Utah State University College of Engineering
Mechanical & Aerospace Engineering

Warren F. Phillips
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Mechanics of Flight
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Twisterons
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Adam Aircraft
Prototype aircraft with operational twisterons and the wing tip vortex responsible for induced drag.


Warren F. Phillips
Mechanical & Aerospace Engineering
Utah State University
4130 Old Main Hill
Logan UT 84322-4130

Email: wfphillips@engineering.usu.edu
Phone: (435) 245-3614

United States Patent Number 6,970,773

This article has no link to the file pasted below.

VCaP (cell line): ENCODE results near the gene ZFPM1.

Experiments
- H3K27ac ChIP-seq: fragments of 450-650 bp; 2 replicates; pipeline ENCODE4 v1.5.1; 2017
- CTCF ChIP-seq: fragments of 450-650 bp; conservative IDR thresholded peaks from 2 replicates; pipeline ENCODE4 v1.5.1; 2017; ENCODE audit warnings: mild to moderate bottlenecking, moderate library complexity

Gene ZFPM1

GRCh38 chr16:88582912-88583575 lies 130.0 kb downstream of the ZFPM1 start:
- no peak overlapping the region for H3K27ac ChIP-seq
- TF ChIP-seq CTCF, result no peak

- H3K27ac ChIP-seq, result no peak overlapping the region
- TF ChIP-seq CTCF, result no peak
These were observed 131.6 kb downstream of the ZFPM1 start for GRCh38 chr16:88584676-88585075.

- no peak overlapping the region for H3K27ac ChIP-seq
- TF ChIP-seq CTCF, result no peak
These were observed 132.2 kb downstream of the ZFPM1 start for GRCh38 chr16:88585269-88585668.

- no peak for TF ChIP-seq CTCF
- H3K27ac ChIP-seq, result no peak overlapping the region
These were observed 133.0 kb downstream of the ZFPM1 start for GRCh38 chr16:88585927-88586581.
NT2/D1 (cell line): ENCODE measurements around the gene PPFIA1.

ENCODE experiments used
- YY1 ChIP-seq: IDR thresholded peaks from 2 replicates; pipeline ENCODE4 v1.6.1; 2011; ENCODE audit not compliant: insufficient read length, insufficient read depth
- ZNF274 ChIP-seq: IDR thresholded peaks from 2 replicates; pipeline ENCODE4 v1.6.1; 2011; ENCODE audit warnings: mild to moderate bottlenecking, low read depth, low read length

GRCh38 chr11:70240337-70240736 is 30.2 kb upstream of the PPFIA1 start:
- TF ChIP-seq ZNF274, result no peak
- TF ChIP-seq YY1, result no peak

A newly developed mathematical solution to a well-established theory of lifting wings has led to the development of improved technology that can significantly reduce the drag acting on an aircraft in subsonic flight. This drag reduction is accomplished through twisting the wing, or some portion of the wing, in a special manner that depends on wing shape and aircraft operating conditions. Of course twisting the wing of an aircraft is not new. Only eight years after the first unpowered human flight by Otto Lilienthal in 1891, and more than four years before their first powered flight in 1903, the Wright brothers began experimenting with wing twist as a means of controlling the rolling motion of an aircraft. Many hours of watching birds in flight led Wilbur to conclude that birds “regain their lateral balance, when partly overturned by a gust of wind, by a torsion of the tips of the wings.” This was one of the most important discoveries in aviation history. Less than two decades later, Ludwig Prandtl published the first theory of lifting wings, which allowed us to mathematically analyze and predict the effects of wing twist. In the 1920s, Hermann Glauert discovered from Prandtl’s theory that twisting the two sides of a wing in a symmetric manner could affect the drag acting on the wing. However, under some conditions wing twist was found to reduce the drag and for other conditions twist was found to increase the drag. The foundation of the recent technology improvement is a new analytical solution to Prandtl’s theory that allows us to predict and maintain the proper distribution and amount of wing twist, which is necessary to minimize an important component of aircraft drag. With modern sensors and flight computers, which are used on most aircraft today, this new mathematical solution can be incorporated in an active feedback control system to provide the capability for adjusting wing twist on-the-fly. In this manner minimum possible drag is always maintained as the environment and operating conditions change. This technology may eventually become one small part of a completely new generation of morphing aircraft that are capable of automatically adapting to a changing set of environmental conditions and mission requirements.